The archetypal hacker was given a new face a few months ago. On Feburary 20, 2013, leading cyber security consultancy Mandiant reported the existence of a unit inside the Chinese People’s Liberation Army that was deployed full-time to hacking into American companies and critical infrastructure systems. Their primary targets include water treatment plants, pipelines, and power grids, the purpose of which, according to Mandiant, is "to disrupt services.”
The department was identified only as 61398, the number of the building address in Shanghai in which the roughly 1,000 hackers operate. Just one of hundreds of corporate targets breached was Lockheed Martin, makers of the new F35 fighter. Not surprisingly, the Chinese recently “developed” their own version of the fighter, which exhibits characteristics of several highly classified U.S. technologies.
Like most corporations, the industrial control systems that run so many of America's power plants, factories, pipelines, dams, water treatment plants and other infrastructure elements are fairly well-guarded from the outside, said Dale Peterson, Chief Executive of Digital Bond. But once a hacker is in the system, “there are very few safeguards.”
Not that long ago, you could count on your Security Information and Event Management (SIEM) vendor to protect your entire network. Most malware attacks could be categorized as vandalism created by individual hackers and let loose on the general public largely to gain notoriety. Provided you weren’t the first one hit, your SIEM would have identified the malware and updated your perimeter defenses before it reached you.
Today’s hackers are organized. They work for nation states, hacktivist organizations, criminal enterprises, and other groups with serious funding and a specific purpose. Just this year, they’ve targeted Delta Airlines, Porsche, The Coca-Cola Company, The Chicago Mercantile Exchange, as well as several members of Congress. If you’re targeted, it’s very likely being done in order to steal something, and it’s not likely through the use of any previously known malware.
Securing the perimeter is no longer an option. For a SIEM or tool to identify a breach, it has to be a known issue. When the target and the attack are unique, all security issues are unknown. Organizations must re-think their security strategies to deal with unknown and unpredictable attacks, or expect to suffer the consequences of a breach.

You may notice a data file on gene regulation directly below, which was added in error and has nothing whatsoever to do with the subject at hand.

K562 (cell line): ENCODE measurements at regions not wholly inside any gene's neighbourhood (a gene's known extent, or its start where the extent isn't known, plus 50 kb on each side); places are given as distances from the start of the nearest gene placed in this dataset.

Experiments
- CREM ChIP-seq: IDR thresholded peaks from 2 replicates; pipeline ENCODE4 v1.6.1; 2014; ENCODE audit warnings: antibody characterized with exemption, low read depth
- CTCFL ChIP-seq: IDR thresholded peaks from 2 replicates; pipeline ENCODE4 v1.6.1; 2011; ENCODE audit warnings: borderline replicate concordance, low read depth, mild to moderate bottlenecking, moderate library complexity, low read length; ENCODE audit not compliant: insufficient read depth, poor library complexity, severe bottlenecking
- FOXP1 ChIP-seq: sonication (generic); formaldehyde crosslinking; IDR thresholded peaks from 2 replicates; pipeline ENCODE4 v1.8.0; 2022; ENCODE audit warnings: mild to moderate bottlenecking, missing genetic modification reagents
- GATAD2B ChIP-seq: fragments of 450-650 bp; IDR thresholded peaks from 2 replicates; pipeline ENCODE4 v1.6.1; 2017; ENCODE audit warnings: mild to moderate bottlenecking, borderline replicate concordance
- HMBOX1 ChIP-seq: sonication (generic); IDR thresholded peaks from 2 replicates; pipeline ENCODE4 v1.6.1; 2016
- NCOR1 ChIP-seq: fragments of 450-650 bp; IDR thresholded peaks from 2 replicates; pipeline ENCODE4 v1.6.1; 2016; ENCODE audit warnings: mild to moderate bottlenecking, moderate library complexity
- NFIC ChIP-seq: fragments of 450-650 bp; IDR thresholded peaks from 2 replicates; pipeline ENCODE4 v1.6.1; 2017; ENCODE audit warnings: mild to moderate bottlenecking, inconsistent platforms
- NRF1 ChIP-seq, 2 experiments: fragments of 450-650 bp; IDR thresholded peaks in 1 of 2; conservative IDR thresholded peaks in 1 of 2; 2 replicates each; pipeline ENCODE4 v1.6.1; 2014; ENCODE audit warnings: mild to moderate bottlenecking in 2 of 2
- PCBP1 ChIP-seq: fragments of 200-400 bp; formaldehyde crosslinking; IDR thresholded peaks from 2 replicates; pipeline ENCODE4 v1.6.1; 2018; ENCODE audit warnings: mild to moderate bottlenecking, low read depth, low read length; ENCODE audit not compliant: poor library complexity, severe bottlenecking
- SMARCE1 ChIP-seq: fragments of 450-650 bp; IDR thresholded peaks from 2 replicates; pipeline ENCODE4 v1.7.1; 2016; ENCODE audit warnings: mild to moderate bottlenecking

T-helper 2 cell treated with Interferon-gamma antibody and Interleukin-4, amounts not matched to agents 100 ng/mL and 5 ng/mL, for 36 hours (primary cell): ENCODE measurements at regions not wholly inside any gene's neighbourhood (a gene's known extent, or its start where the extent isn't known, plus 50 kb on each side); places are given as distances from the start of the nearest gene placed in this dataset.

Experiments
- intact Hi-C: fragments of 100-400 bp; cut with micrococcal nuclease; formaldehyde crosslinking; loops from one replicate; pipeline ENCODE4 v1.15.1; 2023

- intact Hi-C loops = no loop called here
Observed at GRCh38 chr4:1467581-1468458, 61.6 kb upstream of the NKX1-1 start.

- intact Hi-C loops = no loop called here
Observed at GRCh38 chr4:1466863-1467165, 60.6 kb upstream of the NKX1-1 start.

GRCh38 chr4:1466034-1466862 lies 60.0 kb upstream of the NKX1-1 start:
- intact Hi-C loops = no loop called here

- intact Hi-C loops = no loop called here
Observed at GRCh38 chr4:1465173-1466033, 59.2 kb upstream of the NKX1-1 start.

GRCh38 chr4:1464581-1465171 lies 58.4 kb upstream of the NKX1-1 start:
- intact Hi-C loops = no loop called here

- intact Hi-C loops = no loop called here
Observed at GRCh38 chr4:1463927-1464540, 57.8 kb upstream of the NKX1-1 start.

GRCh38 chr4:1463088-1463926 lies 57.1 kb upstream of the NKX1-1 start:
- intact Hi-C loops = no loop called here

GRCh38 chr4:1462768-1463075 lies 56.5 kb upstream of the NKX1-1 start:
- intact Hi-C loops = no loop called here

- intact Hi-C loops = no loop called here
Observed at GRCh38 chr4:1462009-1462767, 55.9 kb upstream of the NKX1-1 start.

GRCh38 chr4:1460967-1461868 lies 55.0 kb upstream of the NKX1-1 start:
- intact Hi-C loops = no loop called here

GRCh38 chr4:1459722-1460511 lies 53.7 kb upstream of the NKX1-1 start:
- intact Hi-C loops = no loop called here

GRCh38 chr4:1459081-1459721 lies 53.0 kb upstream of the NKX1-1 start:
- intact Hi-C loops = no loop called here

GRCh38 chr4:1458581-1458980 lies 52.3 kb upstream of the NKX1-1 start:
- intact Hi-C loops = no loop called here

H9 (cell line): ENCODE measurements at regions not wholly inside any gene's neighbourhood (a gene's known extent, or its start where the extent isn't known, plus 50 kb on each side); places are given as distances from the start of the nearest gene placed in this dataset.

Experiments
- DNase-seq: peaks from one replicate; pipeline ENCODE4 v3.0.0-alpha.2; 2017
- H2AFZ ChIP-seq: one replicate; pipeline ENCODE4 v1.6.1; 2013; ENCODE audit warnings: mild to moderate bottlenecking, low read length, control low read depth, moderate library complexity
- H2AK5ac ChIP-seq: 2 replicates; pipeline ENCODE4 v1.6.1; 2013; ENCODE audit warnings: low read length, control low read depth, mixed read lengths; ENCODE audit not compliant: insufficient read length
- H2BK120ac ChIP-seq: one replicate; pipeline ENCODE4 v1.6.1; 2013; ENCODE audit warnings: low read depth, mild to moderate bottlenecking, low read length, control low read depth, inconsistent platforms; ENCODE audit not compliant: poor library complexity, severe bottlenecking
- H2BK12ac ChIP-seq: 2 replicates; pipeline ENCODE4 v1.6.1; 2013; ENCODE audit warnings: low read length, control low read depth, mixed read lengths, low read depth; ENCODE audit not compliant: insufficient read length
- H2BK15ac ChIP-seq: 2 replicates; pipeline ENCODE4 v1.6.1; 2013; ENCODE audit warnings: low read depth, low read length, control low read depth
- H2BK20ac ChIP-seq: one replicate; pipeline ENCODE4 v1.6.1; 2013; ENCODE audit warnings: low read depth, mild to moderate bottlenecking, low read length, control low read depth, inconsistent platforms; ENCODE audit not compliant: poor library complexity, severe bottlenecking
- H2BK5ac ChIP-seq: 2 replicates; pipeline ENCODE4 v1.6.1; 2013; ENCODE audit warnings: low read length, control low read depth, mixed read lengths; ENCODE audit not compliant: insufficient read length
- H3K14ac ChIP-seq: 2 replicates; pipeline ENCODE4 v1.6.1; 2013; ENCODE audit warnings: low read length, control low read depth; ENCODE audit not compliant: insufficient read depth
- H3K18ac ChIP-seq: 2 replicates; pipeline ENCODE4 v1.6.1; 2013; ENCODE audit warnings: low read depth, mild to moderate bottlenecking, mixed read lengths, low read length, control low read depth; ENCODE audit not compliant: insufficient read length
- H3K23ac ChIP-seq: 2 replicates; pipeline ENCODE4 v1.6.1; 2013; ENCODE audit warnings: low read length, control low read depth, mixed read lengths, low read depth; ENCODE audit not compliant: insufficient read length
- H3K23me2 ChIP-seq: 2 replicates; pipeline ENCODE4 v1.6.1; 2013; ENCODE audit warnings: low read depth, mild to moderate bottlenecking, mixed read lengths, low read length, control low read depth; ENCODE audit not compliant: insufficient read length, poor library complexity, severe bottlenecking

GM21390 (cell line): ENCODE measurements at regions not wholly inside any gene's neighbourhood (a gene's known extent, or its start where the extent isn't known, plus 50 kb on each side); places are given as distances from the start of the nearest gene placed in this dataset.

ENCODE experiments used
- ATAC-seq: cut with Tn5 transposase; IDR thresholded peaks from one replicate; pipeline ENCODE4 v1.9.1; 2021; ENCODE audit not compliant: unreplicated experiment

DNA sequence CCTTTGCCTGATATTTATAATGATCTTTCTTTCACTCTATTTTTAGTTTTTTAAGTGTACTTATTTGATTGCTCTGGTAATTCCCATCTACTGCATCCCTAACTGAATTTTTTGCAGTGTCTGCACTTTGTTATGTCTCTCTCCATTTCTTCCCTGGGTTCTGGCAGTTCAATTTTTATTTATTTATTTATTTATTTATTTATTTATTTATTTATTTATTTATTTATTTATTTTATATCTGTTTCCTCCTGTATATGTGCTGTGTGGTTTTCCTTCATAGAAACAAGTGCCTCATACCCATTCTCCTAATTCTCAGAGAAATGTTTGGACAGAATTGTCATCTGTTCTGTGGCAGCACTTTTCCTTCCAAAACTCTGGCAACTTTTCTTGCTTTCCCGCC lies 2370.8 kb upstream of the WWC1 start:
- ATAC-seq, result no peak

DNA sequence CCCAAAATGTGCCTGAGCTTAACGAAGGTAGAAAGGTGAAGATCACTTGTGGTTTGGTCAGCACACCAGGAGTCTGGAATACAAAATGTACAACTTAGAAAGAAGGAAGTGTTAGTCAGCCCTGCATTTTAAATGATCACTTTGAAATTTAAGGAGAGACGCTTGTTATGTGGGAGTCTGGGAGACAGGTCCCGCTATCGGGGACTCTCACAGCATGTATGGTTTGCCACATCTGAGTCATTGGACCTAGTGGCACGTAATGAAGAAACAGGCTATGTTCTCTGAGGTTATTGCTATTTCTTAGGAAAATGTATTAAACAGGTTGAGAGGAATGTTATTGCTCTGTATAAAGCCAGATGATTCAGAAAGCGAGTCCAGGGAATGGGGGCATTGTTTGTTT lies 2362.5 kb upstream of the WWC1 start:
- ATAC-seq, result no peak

The security community is responding. A new spate of tools that combines pervasive monitoring with big data analytics on a massive scale to create an omniscient view of the enterprise and identify anomalous behavior is in the works. However, it could take years before a commercially viable solution hits the market.
But, if we can’t secure the perimeter, then what? We must assume the intruder is already in the building. Now the security playing field shifts from the perimeter to the heart of the organization — the internal network and the data center.
Performance monitoring offers a solution that while under-utilized, is quickly gaining prominence as a way to identify possible threats before it's too late. Here are a few ways you can leverage your current performance monitoring efforts as an early warning system to catch breaches before the damage is done.
Keep an eye on performance timings.
Attacks can slow down applications, but they can also speed them up. Anomalies in application performance can be an early warning sign of an intruder. Conceptually, it’s simple. You establish a baseline and look for any deviation. Unlike SIEM approaches, you don’t need to know what’s actually happening – you just need to recognize that something’s not normal and alert your security team. It’s important to note that some of these changes may be subtle. While the goal of many cyber-thieves is to get in and out as quickly as possible, more sophisticated threats often aim to set up shop inside organizations for weeks or months and aggregate small amounts of data over a long period of time. The occurrence of regular variances from your baseline, no matter how minor, should be looked at – it could be the difference between discovering a breach before it's too late.
Watch specifically for changes in browser response time.
Monitoring applications across multiple browsers (Firefox, Chrome, etc.) can be useful as well. Hackers often exploit browser specific vulnerabilities – which can often surface as performance issues that only occur when you access your Web application in a particular browser.
Compare application performance to traffic stats from Google Analytics.
Attacks can also cause a sudden dip in traffic. Once a site is infected, Google and other browsers may detect well-known infections and prevent the traffic from being delivered. In that case, overall traffic to a site can go flat. Any change in transaction processing time should be investigated. If the change can’t be explained by changes in traffic volume, you may be looking at a breach.
Organizations in finance, healthcare, defense, and other regulated industries are prime targets for cyber thieves and terrorists. Needless to say, the hackers are staying more than one step ahead. As a result, security professionals would do well not to wait on the raft of new security technologies in development. Instead, they should proactively employ effective, practical methods of combating today’s threats, beginning with performance monitoring.